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Israel Gives Preliminary Approval To Bill To Safeguard Jerusalem

July 16, 2017

The Dome of the Rock mosque located in Jerusalem's Old City (Photo: Ahmad Gharabli/AFP/Getty Images)
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Bill is blow to Palestinian leader Mahmoud Abbas

Israel’s Ministerial Committee for Legislation approved a proposed amendment to Israel’s Basic Law, the equivalent of Israel’s Constitution, to take any Israeli withdrawal from Jerusalem off the table.

The law, which is being called the United Jerusalem bill, would require a majority of at least 80 members of Knesset to pass any decision to give up any part of Jerusalem, including east Jerusalem which Israel annexed in 1967.

The bill was proposed by Education Minister Naftali Bennett, who welcomed the preliminary passage. Israeli Prime Minister Binyamin Netanyahu also supports the law and it is expected to pass.

“The capital city was sparked twice from the disaster of division led by Ehud Olmert and Ehud Barak, when they had a temporary majority at the Knesset,” Bennett said, referring to two previous Israeli Prime Ministers. “The United Jerusalem bill will prevent any possibility of the division of Jerusalem. United around the United Jerusalem bill will strengthen our status in the world and prevent future pressure on Israel.”

The bill is being seen as another factor weakening Palestinian Authority President Mahmoud Abbas’ status in the West Bank. Palestinians have long pushed for an independent Palestinian state in the West Bank and Gaza Strip with east Jerusalem as its capital. This bill makes it increasingly unlikely that Israel would agree to withdraw from east Jerusalem and make it the capital of a Palestinian state.

The bill comes as Abbas was criticized in the West Bank for his quick condemnation of Friday’s attack, where three Arab citizens of Israel shot and killed two Israeli Druze policemen at the Lion’s Gate near the entrance to the Jerusalem holy site that Palestinians call Haram al-Sharif, and Jews call the Temple Mount.

The attackers ran onto the open plaza of the holy site, where Israeli police shot and killed them. Israel immediately closed the site to all Muslims and cancelled the Friday prayers for the first time in 1969. Israel also briefly detained the mufti, the local religious leader of the al-Aqsa mosque.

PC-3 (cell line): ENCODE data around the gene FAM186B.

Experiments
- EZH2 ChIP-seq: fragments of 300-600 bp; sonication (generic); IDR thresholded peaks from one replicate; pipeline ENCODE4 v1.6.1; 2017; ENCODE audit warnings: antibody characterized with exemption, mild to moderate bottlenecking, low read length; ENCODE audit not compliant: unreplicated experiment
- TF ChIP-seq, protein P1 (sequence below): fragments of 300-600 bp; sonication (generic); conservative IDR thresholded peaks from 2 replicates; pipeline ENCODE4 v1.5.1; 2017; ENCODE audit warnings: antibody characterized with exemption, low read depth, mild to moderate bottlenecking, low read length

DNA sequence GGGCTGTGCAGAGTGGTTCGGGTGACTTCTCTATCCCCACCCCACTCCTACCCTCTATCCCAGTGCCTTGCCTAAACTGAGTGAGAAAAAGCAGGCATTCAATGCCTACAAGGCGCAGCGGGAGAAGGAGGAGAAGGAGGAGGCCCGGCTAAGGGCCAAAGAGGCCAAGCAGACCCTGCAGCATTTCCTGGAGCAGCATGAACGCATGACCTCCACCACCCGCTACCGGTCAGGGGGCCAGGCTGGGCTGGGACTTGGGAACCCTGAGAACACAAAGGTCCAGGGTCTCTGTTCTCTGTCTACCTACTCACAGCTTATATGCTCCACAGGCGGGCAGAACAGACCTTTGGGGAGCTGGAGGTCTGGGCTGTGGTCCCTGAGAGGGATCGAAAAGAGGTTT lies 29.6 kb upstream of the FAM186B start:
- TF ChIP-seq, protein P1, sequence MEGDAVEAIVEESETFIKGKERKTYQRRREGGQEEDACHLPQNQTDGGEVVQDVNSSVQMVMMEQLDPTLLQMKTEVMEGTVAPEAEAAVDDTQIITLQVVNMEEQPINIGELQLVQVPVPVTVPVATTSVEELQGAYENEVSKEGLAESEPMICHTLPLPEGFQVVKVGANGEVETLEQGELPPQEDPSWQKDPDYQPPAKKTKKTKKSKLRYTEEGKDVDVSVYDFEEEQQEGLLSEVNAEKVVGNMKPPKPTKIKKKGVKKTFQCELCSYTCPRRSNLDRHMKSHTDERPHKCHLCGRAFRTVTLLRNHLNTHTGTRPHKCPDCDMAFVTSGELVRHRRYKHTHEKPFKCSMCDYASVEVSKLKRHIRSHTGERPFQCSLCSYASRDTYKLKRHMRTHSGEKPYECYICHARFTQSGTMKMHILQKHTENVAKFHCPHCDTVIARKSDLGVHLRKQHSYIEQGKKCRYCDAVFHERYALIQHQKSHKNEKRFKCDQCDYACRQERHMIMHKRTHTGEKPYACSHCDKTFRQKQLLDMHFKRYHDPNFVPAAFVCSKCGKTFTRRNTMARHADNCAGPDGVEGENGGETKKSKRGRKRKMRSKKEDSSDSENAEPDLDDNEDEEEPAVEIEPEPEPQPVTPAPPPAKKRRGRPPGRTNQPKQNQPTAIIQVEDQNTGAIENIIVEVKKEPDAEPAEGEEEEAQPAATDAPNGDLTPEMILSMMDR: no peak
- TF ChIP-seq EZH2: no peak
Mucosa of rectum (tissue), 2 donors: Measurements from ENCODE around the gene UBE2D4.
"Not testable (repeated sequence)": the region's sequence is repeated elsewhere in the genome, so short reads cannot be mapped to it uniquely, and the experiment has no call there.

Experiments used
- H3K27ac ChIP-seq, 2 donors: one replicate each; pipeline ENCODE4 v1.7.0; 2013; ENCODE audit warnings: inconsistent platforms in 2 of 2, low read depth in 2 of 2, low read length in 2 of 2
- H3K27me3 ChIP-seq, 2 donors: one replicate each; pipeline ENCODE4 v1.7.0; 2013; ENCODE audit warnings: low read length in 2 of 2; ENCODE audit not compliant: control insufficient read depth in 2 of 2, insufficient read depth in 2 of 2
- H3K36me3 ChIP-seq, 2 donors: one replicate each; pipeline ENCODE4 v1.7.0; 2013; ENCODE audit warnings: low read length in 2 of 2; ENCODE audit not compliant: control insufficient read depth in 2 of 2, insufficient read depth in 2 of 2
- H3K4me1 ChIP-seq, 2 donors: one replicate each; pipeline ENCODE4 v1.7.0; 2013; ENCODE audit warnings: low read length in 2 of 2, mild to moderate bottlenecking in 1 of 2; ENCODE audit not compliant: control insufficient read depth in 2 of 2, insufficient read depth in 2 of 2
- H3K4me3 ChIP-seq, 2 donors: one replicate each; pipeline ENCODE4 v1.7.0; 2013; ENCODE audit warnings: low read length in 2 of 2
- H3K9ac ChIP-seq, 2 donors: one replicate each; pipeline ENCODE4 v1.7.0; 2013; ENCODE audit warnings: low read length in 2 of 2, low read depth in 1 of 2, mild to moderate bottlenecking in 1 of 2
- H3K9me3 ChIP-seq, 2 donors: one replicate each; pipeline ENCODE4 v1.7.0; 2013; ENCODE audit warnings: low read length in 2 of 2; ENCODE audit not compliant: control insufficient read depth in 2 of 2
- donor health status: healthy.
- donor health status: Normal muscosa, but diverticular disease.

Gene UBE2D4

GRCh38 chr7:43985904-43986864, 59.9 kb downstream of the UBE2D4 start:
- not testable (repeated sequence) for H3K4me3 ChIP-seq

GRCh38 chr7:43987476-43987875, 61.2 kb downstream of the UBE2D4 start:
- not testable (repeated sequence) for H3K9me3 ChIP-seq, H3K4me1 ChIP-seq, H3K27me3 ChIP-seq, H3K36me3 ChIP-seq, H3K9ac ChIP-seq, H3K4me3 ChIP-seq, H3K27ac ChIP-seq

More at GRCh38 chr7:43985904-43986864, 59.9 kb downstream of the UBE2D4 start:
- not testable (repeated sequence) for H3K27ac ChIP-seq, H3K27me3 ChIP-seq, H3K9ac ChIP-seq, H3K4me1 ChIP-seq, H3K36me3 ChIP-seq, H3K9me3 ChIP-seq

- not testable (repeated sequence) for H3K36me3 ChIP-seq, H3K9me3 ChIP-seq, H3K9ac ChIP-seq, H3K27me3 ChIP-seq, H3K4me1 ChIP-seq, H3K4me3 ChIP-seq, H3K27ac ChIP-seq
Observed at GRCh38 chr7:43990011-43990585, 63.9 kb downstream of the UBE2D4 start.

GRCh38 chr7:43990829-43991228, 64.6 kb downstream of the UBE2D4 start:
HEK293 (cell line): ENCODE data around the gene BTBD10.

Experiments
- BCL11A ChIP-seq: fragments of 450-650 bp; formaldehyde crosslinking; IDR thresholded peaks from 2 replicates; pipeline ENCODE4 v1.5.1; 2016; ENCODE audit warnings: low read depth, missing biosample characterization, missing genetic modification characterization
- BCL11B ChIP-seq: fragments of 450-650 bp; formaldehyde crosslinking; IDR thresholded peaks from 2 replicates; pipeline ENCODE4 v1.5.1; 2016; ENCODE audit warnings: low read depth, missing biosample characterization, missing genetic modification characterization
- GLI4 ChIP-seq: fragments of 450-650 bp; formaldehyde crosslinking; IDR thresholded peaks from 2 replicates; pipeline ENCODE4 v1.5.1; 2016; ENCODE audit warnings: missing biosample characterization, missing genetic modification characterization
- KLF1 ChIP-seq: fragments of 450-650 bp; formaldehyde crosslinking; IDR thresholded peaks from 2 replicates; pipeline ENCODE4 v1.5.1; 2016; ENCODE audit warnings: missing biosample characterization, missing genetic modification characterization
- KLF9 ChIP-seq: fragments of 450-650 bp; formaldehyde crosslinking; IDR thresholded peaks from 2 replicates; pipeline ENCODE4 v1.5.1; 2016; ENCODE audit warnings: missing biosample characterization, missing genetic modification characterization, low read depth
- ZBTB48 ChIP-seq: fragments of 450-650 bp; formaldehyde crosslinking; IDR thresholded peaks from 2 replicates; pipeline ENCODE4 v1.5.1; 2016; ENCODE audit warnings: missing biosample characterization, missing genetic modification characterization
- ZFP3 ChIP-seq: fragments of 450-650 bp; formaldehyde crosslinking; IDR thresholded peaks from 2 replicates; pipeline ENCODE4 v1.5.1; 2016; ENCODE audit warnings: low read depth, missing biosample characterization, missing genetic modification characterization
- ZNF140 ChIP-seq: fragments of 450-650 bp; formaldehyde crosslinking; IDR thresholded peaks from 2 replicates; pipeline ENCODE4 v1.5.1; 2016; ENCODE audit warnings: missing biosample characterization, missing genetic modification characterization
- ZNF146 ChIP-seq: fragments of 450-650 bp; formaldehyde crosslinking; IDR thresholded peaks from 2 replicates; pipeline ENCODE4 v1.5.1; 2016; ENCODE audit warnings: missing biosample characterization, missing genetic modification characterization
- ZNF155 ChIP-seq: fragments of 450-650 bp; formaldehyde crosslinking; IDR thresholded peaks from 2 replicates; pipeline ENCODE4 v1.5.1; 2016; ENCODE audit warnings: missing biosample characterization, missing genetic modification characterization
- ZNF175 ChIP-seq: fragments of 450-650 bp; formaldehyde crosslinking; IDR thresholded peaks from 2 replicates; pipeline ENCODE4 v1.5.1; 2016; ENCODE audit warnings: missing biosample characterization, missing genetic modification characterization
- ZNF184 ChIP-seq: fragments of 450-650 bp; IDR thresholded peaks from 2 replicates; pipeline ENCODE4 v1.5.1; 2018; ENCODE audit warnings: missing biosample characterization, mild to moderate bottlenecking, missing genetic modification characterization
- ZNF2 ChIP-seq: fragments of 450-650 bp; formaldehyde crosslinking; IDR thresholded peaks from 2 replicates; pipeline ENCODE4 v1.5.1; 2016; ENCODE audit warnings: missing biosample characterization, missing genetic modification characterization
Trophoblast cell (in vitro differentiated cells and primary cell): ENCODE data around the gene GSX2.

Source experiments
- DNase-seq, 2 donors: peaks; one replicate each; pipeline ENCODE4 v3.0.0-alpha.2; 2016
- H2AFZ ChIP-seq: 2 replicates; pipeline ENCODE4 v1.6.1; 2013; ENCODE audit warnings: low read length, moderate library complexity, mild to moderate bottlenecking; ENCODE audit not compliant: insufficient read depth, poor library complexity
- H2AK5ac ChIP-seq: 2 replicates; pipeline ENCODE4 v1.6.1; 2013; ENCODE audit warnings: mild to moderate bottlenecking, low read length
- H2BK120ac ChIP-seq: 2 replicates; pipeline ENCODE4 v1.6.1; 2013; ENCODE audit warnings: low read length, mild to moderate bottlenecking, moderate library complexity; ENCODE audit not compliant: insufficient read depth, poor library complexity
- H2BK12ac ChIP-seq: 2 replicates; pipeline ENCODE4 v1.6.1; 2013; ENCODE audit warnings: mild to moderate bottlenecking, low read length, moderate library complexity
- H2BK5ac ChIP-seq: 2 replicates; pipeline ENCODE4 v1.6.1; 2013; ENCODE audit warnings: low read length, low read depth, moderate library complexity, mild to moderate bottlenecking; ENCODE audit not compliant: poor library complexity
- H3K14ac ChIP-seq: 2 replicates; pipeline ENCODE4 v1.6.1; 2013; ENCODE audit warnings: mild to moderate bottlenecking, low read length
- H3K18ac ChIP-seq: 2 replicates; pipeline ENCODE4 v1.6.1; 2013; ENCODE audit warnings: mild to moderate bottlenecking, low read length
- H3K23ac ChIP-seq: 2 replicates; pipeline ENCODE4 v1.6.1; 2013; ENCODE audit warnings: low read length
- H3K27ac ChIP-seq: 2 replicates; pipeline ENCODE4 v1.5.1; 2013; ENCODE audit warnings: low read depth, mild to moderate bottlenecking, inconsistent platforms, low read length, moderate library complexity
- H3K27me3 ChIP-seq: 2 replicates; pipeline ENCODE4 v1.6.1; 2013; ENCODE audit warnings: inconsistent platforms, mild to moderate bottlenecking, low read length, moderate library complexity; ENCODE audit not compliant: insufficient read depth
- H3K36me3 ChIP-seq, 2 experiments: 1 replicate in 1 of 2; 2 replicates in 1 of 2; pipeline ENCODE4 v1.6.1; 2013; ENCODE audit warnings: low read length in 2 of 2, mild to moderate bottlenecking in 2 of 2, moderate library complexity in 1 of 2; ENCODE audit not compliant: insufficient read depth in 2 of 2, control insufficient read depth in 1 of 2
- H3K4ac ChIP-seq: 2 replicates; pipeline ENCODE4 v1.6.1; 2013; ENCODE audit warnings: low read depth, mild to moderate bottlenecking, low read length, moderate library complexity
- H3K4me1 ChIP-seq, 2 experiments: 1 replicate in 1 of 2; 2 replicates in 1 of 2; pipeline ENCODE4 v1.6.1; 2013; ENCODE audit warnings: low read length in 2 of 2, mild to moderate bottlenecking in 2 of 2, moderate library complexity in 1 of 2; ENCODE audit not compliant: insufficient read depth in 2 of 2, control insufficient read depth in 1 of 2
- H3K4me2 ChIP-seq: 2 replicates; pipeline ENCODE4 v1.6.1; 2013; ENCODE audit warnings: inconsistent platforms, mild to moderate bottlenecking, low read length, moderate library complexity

Israel gradually reopened the mosque to Muslim prayer on Sunday after installing metal detectors similar to those on the way to the nearby Jewish holy site, the Western Wall.

But Palestinians refused to enter go through the metal detectors and held their prayers outside.

Palestinian analysts said that by condemning the attack so strongly, Abbas, who many refer to his by his nickname Abu Mazen, looks increasingly weak.

“I understand why Abu Mazen is doing this – if the Israelis get mad at him, that is a problem for him,” Nashat Aqtash, a professor of political science at Birzeit University told The Media line. “But he looks weak, and as if he is not doing what he is supposed to be doing for the Palestinians.”

The incident could benefit the Islamist Hamas movement, which staged a rally to celebrate the attacks and called for more attacks on Israelis after the closure of the site. In a statement, Hamas described the closure of the site as a “religious war” and Hamas spokesman Fawzi Barhoum called on the Palestinian “uprising” to target both the Israeli army and Jewish settlers in the West Bank.

Abbas has been increasing pressure on Hamas, which took over the Gaza Strip in 2007, by cutting the amount of Israeli electricity the Palestinian Authority will pay for, cutting salaries of civil servants in Gaza, and even stalling on medical transfers for Gaza Palestinians into Israel.

Anger at Hamas has been intensifying along with the summer heat in Gaza. This latest incident could give Hamas a way to capture popular sentiment as the al-Aqsa mosque plays an important role in Palestinian consciousness.

Some analysts say that the latest incident has only intensified the differences between Abbas’s Fatah movement and the Islamist Hamas.

“Abbas believes in a diplomatic solution and not in armed struggle,” Hillel Cohen, an Arab-affairs expert at Hebrew University told The Media Line. “For many Palestinians and many Israelis it is already a religious issue.”

 

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